Rossdale: Because I’d never been to the countryside. I just wanted isolation, but not necessarily just to write, also from traveling for two to three years, and I just wanted to find a place to put the brakes on.

How much did the label battle with Trauma Records and the managerial change take a toll on the band over the past two years or so?

Goodridge: It brought us closer together. It made this album. We were in a washing machine of fucking shit going on, trying to divorce ourselves from the record label, realizing the manager would have to go as well in order for us to really get a grip on our business completely. What could we do? We had to keep going. So we shrunk in the four of us in a room, closed the door, and had instruments, and we played. And the record reflects that.

Producer Dave Sardy’s resume is a little harder than your past producers. What did he bring to the table?

Rossdale: Definitely a history and a knowledge of making rock records. We wanted to make an unashamed rock record, and he has such a history in that. I’d listened to Helmet’s Aftertaste and never even thought about Dave Sardy in terms of that record, I just thought Helmet were great and really enjoyed the cycle repetitions. So I had lunch with him in New York, and I thought he was cool. It has to be instinctive. When you meet people, you can tell in an instant if you want to be in a room with them for four to five months.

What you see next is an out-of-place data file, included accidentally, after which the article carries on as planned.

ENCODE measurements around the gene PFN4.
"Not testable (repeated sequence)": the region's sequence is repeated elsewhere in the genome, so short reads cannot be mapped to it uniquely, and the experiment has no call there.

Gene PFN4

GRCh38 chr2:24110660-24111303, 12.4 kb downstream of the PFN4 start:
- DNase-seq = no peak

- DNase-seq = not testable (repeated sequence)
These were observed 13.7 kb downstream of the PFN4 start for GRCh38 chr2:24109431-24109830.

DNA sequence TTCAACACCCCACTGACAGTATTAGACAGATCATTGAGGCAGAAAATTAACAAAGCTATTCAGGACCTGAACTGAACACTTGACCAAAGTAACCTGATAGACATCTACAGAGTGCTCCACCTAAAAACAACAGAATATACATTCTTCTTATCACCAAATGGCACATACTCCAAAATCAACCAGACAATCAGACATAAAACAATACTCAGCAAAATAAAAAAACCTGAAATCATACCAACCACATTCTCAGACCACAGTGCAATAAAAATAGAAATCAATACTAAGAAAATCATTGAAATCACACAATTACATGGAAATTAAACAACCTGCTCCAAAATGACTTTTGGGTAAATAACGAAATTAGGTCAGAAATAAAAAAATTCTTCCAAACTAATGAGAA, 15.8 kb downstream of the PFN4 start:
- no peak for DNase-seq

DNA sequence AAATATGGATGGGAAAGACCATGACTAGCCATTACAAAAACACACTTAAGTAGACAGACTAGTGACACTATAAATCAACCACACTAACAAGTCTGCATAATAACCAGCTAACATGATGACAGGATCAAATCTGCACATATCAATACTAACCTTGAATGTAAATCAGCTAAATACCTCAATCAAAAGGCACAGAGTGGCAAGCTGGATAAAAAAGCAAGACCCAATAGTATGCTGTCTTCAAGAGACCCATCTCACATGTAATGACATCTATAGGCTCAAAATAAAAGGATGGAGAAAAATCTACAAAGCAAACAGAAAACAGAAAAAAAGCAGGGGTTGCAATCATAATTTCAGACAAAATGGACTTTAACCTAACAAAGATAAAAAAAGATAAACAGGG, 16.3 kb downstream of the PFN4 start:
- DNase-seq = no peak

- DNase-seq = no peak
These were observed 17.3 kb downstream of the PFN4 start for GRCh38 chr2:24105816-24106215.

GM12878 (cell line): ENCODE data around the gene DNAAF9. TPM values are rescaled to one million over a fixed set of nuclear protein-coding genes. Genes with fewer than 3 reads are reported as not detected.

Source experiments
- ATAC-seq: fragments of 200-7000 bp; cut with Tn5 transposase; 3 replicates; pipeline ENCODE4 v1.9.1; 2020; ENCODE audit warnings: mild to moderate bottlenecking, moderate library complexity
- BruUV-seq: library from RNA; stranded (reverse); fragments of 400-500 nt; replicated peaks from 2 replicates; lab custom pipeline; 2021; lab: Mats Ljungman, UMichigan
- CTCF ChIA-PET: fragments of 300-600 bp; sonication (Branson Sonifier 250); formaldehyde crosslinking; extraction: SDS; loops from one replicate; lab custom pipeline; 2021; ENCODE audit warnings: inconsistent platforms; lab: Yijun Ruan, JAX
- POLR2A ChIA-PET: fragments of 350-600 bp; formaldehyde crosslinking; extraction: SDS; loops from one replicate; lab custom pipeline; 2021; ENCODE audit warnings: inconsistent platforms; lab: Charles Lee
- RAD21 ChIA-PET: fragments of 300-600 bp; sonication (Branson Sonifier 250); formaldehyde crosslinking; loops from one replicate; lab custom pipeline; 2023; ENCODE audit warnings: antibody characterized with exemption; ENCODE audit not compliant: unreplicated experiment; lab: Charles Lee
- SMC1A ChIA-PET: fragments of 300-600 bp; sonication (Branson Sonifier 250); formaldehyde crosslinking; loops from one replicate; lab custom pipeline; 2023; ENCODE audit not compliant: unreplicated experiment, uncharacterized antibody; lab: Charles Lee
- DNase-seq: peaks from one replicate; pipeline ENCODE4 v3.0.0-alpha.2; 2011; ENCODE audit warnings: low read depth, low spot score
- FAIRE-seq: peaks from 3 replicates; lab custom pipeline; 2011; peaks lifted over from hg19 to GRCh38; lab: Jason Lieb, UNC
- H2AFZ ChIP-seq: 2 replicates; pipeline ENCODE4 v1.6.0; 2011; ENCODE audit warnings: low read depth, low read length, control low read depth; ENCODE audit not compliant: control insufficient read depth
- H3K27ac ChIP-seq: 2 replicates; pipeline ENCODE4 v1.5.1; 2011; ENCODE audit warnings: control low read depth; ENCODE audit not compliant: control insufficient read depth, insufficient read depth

Goodridge: And you have to respect the person in order to allow them to tell you what to do even though you’re the one who’s sold 14 million albums, and he hasn’t. Especially Sardy. He’s hasn’t had a massive record. He has a massive opinion, but he hasn’t got a massive record. But he’s great, and he will make massive records, hopefully this one.

Reportedly, he questioned your lyrics.

Rossdale: He just told me he was a big stickler on lyrics. He asked me to change basically one word. It was on “Float” with the line, “It’s a beautiful world, and everyone’s insane, either you swim’ and then I’d written, ‘either you jail.’ I was like, “Yeah man. Using jail as a verb.” And he’s like, “Naw ‘I’m not feeling that.” So I was like, “Well, fade?” and of course I sang it for the record, and it sings slightly better.

To that end, you’ve always been a stream-of-consciousness songwriter. Do you ever stop and think, “That just doesn’t make sense?”

Rossdale: Definitely. You should see the stuff I don’t use.